Image_2_PRC2-Mediated H3K27me3 Contributes to Transcriptional Regulation of FIT-Dependent Iron Deficiency Response.pdf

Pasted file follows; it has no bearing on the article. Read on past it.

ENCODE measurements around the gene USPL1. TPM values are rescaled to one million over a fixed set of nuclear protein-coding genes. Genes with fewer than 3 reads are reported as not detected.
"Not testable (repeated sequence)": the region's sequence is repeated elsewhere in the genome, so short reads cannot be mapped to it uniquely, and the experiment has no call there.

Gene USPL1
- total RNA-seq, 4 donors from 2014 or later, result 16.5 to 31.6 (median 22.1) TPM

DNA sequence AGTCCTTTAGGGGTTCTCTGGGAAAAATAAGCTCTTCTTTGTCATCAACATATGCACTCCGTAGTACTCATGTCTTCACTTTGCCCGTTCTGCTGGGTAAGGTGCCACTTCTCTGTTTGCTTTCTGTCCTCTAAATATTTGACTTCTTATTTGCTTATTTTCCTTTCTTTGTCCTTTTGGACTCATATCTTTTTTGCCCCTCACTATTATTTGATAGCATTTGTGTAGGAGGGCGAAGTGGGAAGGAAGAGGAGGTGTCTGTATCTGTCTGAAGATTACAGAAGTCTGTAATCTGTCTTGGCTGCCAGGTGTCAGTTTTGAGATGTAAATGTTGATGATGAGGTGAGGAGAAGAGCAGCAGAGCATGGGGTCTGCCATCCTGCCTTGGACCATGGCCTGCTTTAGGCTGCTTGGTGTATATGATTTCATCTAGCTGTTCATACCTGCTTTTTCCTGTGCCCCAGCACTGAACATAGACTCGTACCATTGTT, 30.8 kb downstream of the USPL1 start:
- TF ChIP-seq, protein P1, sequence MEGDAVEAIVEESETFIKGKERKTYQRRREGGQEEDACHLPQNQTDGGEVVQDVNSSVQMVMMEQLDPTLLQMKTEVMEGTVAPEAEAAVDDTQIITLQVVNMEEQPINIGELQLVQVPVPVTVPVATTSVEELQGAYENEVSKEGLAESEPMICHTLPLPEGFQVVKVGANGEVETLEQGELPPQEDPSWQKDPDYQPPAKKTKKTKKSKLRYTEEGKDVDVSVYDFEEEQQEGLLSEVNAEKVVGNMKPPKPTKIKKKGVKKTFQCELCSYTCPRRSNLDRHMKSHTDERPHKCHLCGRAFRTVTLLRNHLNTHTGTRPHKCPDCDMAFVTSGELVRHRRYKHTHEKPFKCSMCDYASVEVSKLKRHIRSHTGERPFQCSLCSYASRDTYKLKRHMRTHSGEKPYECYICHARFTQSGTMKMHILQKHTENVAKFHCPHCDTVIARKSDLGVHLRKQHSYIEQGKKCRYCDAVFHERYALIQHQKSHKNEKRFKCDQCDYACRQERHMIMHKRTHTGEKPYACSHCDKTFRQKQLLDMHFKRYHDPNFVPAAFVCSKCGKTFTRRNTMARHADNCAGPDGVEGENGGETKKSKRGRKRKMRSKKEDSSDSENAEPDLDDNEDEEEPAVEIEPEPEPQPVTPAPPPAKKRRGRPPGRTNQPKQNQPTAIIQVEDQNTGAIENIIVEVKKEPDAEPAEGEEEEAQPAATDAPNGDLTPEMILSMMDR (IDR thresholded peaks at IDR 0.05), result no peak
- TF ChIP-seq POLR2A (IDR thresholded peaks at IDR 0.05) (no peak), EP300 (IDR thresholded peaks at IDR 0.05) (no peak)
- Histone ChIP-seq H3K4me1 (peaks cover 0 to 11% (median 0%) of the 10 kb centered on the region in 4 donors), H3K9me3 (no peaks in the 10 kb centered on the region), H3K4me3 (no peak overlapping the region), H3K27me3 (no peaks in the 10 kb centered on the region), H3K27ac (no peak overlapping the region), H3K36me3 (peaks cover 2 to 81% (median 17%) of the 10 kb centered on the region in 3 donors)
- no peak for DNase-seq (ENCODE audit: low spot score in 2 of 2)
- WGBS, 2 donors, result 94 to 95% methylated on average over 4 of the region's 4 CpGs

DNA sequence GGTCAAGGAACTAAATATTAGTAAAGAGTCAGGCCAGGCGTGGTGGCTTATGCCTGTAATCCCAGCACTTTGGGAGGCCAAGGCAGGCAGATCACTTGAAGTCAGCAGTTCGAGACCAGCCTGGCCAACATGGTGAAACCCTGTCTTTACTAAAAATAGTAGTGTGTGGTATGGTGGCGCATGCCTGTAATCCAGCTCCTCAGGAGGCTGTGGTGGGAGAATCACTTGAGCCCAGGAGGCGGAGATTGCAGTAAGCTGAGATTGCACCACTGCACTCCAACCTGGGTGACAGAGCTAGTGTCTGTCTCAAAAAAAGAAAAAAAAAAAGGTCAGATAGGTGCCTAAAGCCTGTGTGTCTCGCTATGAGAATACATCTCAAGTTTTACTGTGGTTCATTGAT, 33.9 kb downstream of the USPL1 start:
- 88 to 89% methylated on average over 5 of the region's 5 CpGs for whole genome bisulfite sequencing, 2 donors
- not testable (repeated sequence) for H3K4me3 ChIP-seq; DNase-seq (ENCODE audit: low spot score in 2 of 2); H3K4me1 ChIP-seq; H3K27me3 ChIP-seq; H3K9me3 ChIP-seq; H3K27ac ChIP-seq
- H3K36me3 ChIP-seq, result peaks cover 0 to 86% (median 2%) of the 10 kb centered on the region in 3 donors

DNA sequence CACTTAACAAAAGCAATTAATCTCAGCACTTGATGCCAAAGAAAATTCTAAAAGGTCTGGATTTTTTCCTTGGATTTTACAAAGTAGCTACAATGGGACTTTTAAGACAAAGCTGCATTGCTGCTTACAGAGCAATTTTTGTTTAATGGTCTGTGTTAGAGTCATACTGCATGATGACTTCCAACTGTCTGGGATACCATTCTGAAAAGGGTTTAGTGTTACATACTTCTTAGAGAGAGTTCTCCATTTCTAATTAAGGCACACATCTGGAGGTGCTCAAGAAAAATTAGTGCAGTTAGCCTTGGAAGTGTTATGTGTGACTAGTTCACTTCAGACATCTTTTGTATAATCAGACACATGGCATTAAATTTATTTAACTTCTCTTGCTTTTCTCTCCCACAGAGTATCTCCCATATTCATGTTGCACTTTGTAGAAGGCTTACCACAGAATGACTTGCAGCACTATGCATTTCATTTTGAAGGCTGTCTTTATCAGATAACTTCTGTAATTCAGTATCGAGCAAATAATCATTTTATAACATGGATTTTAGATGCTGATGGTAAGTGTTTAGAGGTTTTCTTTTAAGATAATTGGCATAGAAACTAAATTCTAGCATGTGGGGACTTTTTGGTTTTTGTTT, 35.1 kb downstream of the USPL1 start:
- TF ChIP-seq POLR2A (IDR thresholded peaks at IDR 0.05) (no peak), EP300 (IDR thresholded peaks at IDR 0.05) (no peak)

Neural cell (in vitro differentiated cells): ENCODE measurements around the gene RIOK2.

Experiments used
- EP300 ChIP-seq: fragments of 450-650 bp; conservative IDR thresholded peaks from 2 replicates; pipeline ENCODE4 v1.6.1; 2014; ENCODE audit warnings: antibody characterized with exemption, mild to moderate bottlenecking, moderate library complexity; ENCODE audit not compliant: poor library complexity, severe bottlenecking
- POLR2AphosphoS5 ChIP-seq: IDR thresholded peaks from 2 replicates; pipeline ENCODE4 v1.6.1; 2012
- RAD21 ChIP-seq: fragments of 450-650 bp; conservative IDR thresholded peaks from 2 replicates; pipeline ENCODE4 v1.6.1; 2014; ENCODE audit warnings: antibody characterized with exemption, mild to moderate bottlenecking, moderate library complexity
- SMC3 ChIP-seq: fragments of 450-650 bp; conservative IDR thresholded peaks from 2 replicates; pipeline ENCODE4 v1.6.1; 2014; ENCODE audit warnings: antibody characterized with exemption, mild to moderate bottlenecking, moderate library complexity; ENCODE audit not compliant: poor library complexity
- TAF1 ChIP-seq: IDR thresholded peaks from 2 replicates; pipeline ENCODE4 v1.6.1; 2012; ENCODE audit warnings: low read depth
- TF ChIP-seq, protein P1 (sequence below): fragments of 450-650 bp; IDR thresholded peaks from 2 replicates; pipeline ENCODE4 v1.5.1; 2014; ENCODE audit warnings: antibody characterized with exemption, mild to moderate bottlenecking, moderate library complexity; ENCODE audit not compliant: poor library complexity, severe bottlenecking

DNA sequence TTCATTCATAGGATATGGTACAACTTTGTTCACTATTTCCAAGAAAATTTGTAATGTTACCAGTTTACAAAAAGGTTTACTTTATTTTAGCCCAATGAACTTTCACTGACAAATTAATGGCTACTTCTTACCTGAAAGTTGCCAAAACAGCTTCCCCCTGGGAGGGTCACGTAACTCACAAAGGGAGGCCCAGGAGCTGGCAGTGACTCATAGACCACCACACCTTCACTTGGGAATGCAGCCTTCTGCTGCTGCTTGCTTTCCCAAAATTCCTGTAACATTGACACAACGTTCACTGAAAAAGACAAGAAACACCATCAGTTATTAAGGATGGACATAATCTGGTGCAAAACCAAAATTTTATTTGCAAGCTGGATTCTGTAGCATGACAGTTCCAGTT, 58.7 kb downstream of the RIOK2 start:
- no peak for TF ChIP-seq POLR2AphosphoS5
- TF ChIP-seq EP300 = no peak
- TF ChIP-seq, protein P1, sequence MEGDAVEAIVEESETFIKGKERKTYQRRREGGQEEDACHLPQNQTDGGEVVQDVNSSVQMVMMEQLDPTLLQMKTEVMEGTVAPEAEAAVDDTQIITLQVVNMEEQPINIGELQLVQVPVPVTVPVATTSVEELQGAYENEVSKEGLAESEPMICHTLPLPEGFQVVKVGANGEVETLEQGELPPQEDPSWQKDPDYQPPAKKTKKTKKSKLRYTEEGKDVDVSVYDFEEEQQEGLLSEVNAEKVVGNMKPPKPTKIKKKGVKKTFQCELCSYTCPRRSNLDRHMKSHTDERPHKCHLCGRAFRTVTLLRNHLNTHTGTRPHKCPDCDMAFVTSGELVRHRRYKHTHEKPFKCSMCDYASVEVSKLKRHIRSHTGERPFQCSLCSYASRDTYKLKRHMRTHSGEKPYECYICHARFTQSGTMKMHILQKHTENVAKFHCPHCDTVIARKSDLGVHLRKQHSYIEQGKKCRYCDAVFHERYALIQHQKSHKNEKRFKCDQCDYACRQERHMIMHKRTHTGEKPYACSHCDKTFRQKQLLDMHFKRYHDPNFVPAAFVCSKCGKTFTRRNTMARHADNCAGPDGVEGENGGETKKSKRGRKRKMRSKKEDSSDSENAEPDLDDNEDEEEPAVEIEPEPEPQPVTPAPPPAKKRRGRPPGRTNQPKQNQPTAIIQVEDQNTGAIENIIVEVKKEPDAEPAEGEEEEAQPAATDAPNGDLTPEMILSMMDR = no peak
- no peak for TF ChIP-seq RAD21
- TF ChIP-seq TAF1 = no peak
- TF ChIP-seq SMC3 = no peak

Iron is an essential micronutrient for nearly all organisms, but excessive iron can lead to the formation of cytotoxic reactive oxygen species. Therefore, iron acquisition and homeostasis must be tightly regulated. Plants have evolved complex mechanisms to optimize their use of iron, which is one of the most limiting nutrients in the soil. In particular, transcriptional regulation is vital for regulating iron in plants, and much work has revealed the role of transcription factors on this front. Our study adds novel insights to the transcriptional regulation of iron homeostasis in plants by showing that chromatin remodeling via histone 3 lysine 27 trimethylation (H3K27me3) modulates the expression of FIT-dependent genes under iron deficiency. We provide evidence that FIT-dependent iron acquisition genes, IRT1 and FRO2, as well as FIT itself are direct targets of PRC2-mediated H3K27me3. In the clf mutant, which lacks the predominant H3K27 tri-methyltransferase, induction of FIT, FRO2, IRT1, and other FIT-regulated genes in roots is significantly higher under iron deficient conditions than in wild type. Furthermore, we observe that clf mutants are more tolerant to iron deficiency than wild type, indicating that gene expression levels appear to be limiting the plants ability to access iron. We propose that H3K27me3 attenuates the induction of FIT-target genes under iron deficiency and hypothesize that this may serve as a mechanism to restrict the maximum level of induction of iron acquisition genes to prevent iron overload.